Wetland Wednesday


Wisconsin’s longest boardwalk will give you the chance to whiz past freshwater wetlands on a bike or up-close on a walk. The Lower Yahara River Trail also winds past Lake Waubesa, Native American Ho-Chunk Nation burial grounds, and a railway. Parts of the boardwalk are unanchored and “float” near the water’s surface, although you wouldn’t notice just cruising along on the path. At one mile long, the boardwalk is one of the longest elevated bike and pedestrian structures in the US. loweryaharaA happy muskrat was spotted taking a bath in the marsh next to the trail. I’m used to seeing groundhogs and beavers and not thinking much of it, but apparently there are 16 different kinds of muskrats so that’s pretty cool!


Sandhill cranes are predominantly wetland creatures but one particular pair of cranes find solace in the grassy fields behind my apartment complex where they can walk among the Queen Anne’s Lace. I don’t always find them there because they are migratory species and they do appear to have a really wide range, venturing from the grass field to my literal backyard to Lake Waubesa, and everywhere in between. They are versatile eaters and will eat plants, grains, invertebrates, and small mammals among other things. It’s great to see them in my neighborhood because their diminished population status in the 1950’s led to the creation of the International Crane Foundation in Baraboo, Wisconsin in 1973.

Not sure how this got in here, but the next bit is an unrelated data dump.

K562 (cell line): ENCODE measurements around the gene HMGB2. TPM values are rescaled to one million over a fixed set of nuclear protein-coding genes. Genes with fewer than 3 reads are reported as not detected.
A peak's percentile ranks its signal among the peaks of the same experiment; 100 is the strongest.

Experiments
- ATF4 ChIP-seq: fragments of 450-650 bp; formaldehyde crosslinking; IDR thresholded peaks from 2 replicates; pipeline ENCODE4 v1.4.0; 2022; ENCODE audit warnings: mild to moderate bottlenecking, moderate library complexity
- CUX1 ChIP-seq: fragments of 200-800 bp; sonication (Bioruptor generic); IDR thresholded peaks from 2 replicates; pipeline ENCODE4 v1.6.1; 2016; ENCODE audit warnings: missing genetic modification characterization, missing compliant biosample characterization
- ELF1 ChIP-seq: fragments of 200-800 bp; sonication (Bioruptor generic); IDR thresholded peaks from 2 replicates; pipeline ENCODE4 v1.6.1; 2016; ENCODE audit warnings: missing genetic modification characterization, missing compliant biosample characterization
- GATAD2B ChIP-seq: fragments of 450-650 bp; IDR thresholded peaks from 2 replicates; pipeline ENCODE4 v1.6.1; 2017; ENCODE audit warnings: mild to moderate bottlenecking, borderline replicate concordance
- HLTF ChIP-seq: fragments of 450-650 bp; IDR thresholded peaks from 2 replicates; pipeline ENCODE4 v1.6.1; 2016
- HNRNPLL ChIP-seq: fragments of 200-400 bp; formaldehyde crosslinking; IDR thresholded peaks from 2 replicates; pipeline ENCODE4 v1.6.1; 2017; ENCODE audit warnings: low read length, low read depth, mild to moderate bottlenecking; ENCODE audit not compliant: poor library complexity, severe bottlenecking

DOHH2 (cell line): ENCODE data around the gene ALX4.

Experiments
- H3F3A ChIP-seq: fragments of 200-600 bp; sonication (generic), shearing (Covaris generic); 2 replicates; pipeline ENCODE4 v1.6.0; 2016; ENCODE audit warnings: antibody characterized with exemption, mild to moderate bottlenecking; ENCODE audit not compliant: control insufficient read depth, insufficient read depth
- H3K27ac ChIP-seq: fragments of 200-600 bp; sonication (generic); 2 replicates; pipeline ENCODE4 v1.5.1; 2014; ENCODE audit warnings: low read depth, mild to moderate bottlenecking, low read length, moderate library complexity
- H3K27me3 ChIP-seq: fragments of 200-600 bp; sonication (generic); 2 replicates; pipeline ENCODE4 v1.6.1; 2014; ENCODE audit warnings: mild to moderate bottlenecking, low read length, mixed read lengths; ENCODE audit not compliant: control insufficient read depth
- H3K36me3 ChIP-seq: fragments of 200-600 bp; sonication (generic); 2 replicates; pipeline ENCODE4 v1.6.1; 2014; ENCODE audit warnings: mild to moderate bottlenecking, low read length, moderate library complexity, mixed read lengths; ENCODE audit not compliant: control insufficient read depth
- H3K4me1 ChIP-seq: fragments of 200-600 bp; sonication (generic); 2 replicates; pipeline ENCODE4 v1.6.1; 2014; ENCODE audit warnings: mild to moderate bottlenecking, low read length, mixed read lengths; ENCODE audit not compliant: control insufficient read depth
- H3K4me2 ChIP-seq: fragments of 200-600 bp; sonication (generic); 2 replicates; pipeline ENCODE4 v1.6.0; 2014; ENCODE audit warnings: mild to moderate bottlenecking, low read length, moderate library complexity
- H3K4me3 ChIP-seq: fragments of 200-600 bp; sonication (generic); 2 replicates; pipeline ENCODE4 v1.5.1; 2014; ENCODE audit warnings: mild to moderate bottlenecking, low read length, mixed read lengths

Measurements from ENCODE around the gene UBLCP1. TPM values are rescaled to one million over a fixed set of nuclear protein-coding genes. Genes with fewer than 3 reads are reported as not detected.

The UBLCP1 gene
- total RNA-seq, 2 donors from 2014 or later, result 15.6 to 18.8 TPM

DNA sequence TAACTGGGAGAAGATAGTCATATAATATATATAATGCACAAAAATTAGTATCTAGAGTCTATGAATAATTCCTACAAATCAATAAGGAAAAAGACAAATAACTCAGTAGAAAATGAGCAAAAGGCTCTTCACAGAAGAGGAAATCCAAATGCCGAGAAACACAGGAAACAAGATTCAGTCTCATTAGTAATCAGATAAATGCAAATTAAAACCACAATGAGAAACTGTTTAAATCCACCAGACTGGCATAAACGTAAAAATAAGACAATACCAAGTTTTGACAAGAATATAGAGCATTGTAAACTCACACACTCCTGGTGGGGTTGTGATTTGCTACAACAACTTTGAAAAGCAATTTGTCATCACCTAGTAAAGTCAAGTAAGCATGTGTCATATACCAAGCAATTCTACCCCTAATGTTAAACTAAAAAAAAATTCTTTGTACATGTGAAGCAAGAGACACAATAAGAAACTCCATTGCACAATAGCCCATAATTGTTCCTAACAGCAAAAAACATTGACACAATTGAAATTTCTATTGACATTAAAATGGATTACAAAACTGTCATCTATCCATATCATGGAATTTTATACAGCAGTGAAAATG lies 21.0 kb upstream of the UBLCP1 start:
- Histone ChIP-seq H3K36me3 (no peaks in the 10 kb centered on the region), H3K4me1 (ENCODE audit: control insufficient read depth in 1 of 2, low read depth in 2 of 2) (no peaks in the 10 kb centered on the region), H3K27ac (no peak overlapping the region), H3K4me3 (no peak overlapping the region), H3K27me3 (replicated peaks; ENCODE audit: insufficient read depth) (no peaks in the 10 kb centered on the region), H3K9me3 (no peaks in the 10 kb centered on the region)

The same field when the grass is allowed to grow tall.

The Sandhill crane call is a unique, hollow call that sounds just as old as their 2.5 million year-old species. Hearing it feels like a run-in with the raptors from Jurassic Park. It will give you chills.

These last few photos are of a quiet swamp off the shore of a different lake. The mosquitoes kept to themselves and the bright green scenery was dotted with occasional flowers and orange berries. I hope these photos inspire you to venture outside for a breath of fresh air this week! Cheers, Jess

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